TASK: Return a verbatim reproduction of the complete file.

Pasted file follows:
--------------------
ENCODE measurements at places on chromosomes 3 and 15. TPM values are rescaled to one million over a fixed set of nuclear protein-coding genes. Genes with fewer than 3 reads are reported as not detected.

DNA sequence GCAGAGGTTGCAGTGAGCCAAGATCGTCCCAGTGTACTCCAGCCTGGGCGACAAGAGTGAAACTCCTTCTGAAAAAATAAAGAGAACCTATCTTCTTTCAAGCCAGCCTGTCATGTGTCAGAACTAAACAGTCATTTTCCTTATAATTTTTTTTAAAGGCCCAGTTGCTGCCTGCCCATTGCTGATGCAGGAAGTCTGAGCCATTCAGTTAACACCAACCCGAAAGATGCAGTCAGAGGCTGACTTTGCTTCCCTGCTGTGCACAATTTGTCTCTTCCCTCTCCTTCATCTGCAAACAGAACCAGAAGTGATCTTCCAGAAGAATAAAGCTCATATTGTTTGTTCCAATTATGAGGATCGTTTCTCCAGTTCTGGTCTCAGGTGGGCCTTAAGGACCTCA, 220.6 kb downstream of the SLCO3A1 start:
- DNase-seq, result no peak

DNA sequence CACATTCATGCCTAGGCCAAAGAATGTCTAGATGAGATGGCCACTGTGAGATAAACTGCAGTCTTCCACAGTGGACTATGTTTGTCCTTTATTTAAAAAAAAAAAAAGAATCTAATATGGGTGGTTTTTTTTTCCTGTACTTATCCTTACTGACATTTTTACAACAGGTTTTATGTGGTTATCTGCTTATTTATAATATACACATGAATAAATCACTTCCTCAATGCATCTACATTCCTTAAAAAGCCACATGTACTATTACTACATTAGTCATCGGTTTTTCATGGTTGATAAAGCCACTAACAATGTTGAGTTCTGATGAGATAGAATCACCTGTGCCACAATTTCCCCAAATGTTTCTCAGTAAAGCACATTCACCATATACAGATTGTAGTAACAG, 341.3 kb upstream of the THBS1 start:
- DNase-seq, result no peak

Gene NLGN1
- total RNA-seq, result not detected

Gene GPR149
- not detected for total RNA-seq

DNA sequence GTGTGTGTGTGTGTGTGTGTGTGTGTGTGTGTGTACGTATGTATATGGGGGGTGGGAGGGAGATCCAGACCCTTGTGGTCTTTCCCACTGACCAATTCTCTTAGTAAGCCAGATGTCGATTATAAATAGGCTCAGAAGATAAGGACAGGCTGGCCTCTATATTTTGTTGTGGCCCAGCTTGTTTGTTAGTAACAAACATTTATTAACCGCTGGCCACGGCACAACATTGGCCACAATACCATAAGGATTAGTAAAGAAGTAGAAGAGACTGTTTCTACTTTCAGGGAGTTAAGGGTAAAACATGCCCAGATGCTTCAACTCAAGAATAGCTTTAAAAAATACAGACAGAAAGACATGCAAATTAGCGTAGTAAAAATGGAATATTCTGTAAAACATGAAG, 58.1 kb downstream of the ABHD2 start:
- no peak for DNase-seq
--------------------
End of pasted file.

ENCODE measurements at places on chromosomes 3 and 15. TPM values are rescaled to one million over a fixed set of nuclear protein-coding genes. Genes with fewer than 3 reads are reported as not detected.

DNA sequence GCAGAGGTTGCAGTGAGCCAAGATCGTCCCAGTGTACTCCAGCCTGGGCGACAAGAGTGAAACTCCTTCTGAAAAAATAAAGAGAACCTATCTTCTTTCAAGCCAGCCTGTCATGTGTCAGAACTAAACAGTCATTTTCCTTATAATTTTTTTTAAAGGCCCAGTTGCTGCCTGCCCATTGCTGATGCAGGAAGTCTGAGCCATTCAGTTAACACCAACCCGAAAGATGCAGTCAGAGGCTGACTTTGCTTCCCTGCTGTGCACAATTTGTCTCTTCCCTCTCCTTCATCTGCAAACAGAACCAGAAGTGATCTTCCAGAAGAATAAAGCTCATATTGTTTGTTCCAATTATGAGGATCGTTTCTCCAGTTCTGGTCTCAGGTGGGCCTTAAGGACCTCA, 220.6 kb downstream of the SLCO3A1 start:
- DNase-seq, result no peak

DNA sequence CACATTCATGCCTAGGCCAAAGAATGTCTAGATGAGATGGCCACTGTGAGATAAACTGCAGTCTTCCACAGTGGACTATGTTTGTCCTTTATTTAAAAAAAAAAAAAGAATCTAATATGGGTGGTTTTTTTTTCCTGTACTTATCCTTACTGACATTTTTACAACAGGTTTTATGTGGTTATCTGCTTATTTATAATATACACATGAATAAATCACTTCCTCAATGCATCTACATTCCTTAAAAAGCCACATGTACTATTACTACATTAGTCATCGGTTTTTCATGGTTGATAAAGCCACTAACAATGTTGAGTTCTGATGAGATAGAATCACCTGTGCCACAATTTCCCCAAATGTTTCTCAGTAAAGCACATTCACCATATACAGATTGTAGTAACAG, 341.3 kb upstream of the THBS1 start:
- DNase-seq, result no peak

Gene NLGN1
- total RNA-seq, result not detected

Gene GPR149
- not detected for total RNA-seq

DNA sequence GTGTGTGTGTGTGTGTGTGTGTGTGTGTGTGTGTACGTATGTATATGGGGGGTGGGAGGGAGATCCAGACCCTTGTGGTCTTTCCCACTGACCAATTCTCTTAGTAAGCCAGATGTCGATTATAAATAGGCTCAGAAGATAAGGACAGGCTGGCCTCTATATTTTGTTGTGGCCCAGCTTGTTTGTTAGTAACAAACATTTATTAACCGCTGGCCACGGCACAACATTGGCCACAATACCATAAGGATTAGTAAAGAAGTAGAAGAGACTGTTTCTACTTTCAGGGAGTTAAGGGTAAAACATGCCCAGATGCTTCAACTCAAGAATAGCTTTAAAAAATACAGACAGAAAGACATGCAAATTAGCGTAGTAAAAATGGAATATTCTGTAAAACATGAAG, 58.1 kb downstream of the ABHD2 start:
- no peak for DNase-seq